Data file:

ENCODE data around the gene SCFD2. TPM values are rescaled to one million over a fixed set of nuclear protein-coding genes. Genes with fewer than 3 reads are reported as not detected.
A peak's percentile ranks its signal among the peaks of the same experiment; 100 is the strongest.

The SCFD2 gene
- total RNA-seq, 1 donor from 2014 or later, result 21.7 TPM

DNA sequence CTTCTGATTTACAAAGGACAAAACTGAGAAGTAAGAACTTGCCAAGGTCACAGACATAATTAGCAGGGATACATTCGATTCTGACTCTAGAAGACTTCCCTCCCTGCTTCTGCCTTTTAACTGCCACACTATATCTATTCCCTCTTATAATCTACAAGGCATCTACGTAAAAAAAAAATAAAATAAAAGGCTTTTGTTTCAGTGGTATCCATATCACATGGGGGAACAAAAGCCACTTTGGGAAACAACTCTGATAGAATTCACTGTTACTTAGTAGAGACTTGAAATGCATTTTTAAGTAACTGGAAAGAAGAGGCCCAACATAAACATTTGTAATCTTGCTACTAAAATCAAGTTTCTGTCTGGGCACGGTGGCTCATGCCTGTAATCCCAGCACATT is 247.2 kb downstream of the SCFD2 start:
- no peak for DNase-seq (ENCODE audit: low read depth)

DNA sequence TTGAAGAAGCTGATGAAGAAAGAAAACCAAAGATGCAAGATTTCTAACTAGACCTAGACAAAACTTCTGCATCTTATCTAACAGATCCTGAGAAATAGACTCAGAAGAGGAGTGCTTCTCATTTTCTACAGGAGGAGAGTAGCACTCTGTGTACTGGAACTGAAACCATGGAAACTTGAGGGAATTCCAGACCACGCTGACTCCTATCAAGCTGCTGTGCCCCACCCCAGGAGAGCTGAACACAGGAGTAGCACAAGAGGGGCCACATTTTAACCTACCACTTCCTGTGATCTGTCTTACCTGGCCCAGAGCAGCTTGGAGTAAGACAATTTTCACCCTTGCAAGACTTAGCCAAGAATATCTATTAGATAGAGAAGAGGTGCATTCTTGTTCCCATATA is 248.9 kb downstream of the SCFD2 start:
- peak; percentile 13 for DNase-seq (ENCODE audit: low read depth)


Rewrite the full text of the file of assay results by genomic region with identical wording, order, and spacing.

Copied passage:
ENCODE data around the gene SCFD2. TPM values are rescaled to one million over a fixed set of nuclear protein-coding genes. Genes with fewer than 3 reads are reported as not detected.
A peak's percentile ranks its signal among the peaks of the same experiment; 100 is the strongest.

The SCFD2 gene
- total RNA-seq, 1 donor from 2014 or later, result 21.7 TPM

DNA sequence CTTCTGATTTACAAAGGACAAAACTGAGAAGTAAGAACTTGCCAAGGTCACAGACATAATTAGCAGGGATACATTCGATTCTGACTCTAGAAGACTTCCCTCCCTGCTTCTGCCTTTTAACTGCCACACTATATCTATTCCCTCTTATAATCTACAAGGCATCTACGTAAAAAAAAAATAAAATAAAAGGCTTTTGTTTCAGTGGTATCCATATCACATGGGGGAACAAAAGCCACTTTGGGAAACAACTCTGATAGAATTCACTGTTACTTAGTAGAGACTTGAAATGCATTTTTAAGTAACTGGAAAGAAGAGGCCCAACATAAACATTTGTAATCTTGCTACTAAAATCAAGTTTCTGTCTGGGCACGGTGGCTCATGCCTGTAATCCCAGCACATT is 247.2 kb downstream of the SCFD2 start:
- no peak for DNase-seq (ENCODE audit: low read depth)

DNA sequence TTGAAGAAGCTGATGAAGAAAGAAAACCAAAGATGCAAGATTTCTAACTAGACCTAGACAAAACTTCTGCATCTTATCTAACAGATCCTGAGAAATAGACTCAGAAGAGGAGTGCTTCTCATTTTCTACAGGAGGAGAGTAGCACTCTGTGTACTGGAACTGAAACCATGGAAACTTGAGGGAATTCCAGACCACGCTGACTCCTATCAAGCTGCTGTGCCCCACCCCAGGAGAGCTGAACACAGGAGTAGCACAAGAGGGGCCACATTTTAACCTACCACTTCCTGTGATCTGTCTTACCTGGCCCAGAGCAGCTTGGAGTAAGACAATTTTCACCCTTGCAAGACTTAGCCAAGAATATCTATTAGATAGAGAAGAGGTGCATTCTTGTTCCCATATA is 248.9 kb downstream of the SCFD2 start:
- peak; percentile 13 for DNase-seq (ENCODE audit: low read depth)